Nuclear Blast Records
Words by Greg Walker
At this juncture, extreme metal’s infamous supergroup Brujeria needs no introduction. If their style (for want of a better word) were to be summed up in a sentence I’d have to say they are metal’s unhinged version of Outlaw Country: masked Mexican banditos with a penchant for creating a soundtrack for the unforgiving cartel way of life. Dealing with subject matter such as drug smuggling, politics and immigration, hatred of law enforcement and associated corruption, anti-Christianity and Satanism, Brujeria have never shied away from the extremities of extreme metal, their debut album having featured a photo of a severed head that was long-rumoured to be real.
No matter if their masked band members courted day jobs with such notables as Napalm Death, Faith No More, Fear Factory, Carcass, Dimmu Borgir, Cradle Of Filth, and Terrorizor among others, Brujeria has always pushed the confines of the genre in subject matter and imagery as well as musicality.
Esto Es Brujeria, released earlier this month, is as appropriate an example as any previous release of what Brujeria is capable of. Unrelenting brutality, ugly, fast, and filled with lyrics spat with contempt. There are no real subtleties, no intricacies, however there are moments of deceptive detail, the trick being to configure the structures to feel as straightforward a blow as possible. Broken up momentarily by nasty driving grooves, there really is something here for every extreme metal fan, to quote a cliché. The opening 1-2 salvo of Esto Es Brujeria and follow-up El Patrón Del Reventón absolutely ooze a striking Napalm Death influence, battering with little breathing space, the title track resplendent with trumpeting fanfare that is somehow not out of place. Single Bruja Encabronada features main vocals by La Bruja Encabronada (Jessica Pimentel) who delivers a nasty and unpleasant performance, rasping harsh scorn, perfect. An excellent little groove section mid-song breaks up the violence, but offering zero comfort from the musical deluge.
Tu Vida Loca packs an old-school punk feel, leading into a wicked pre-chorus punch coupled with a delicious driving hefty groove post-chorus. It’s a monster track and my favourite on the album, expertly crafted which is no surprise. Clearly designed for optimum live effect, Tu Vida Loca threatens to come apart at the seams but remains professional and right on target.
There is little reprieve from the ruthless intensity throughout Esto Es Brujeria, but that’s the point with a Brujeria album, you’d expect nothing less than torture from the Mexican cartels. Bearing that in mind, Mexorcista starts out as a slowdown from the brutal pace of most tracks this far into the album but is no less ferocious and predictably descends into the eventual hammering velocity. First single Mochado is another track in this vein, more Napalm Death-styled speed broken up by massive solid groove moments, an ideal track to promote the scope of the contents of Esto Es Brujeria.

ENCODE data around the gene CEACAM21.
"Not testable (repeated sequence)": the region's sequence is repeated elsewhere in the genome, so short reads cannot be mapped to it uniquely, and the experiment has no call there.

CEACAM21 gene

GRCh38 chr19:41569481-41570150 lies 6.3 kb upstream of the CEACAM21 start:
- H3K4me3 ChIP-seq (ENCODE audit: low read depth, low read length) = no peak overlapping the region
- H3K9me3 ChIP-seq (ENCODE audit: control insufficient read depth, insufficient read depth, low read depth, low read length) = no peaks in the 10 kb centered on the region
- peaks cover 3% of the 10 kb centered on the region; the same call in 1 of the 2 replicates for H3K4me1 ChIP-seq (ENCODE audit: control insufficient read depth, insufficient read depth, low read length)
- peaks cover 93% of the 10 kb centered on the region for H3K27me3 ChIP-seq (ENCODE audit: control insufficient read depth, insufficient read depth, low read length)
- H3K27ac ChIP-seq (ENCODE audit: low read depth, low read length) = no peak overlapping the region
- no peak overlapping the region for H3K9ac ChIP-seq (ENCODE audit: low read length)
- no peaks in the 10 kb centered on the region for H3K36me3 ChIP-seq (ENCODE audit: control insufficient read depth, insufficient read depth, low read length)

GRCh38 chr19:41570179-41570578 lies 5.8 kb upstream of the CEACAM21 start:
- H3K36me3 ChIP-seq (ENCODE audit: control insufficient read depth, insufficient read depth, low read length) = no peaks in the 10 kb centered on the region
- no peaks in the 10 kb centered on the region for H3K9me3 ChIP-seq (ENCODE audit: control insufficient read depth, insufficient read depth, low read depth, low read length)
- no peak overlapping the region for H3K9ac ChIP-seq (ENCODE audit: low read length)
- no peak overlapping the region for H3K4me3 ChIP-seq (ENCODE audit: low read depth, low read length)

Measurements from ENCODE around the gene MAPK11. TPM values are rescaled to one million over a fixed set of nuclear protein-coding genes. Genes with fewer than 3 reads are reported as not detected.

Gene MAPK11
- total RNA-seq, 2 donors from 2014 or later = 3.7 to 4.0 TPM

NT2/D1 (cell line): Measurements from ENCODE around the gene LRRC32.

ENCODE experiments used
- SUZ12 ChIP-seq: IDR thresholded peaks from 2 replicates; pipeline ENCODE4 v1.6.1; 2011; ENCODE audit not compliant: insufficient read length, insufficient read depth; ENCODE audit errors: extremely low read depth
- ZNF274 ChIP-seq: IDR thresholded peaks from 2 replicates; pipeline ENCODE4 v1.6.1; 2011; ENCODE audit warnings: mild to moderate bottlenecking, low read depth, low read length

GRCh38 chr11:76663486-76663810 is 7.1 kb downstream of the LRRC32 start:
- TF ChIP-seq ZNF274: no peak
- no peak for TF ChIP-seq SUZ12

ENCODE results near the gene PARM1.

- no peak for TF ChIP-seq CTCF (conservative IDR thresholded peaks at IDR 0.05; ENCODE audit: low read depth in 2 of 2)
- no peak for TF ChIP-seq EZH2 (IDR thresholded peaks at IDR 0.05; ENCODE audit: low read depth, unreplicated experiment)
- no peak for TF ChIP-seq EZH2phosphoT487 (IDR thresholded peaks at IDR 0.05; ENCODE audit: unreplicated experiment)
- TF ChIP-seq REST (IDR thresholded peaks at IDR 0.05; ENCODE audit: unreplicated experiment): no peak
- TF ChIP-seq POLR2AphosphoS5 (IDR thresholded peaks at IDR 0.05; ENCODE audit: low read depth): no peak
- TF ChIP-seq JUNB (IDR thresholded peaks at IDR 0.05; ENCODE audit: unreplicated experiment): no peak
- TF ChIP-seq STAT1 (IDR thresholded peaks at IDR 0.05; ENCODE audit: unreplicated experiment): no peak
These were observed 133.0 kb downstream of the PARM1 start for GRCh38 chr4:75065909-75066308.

Testamento 3.0 is biblical in its heavy slow burn start that eventually spirals out of control into a whirlwind of tempo changes, a brilliant mix of tone and just about everything Brujeria is musically about. Despite being the longest track on the album it never outstays its welcome and is spread out enough to hold the listener’s attention and still look forward to what’s coming next. What comes next is Covid-666, a tidy early 1980s style punk romp, think Minor Threat / D.R.I. / T.S.O.L. albeit with new generation production to lean on to enhance the wallop it’s packing.
Broached solely in Spanish, there’s a distinct feeling throughout that I don’t belong here, that I don’t belong to Brujeria’s world and could never be initiated. And this is part of the attraction: metal is supposed to be about rebelling and listening to music that is dangerous or unpleasant. Even their excellent cover of Cocaina (popularised by Eric Clapton as Cocaine) is presented entirely in Spanish and the dirty production gives it a grotty vicious cartel feel that is a wonderfully fresh take on a classic.
Rather than run this album start to finish I’d probably cherry-pick tracks for inclusion in a playlist, either a Brujeria playlist or a mix of tracks such as Bestia De La Muerte, Perdido En El Espacio and Politicamente Correctos, the previously mentioned Mochado and Tu Vida Loca, but that’s not saying Esto Es Brujeria is average – far from it in fact. There’s enough going on here to keep extreme metal fans interested no matter your angle; whether it’s speed, or chugging savage grooves, it’s all here and all done extremely well. Does this album change the heavy music landscape like some of the members’ day jobs?
No, they’re not trying to break new ground as such, but Esto EsBrujeria is definitely a worthy addition to the Brujeria catalogue.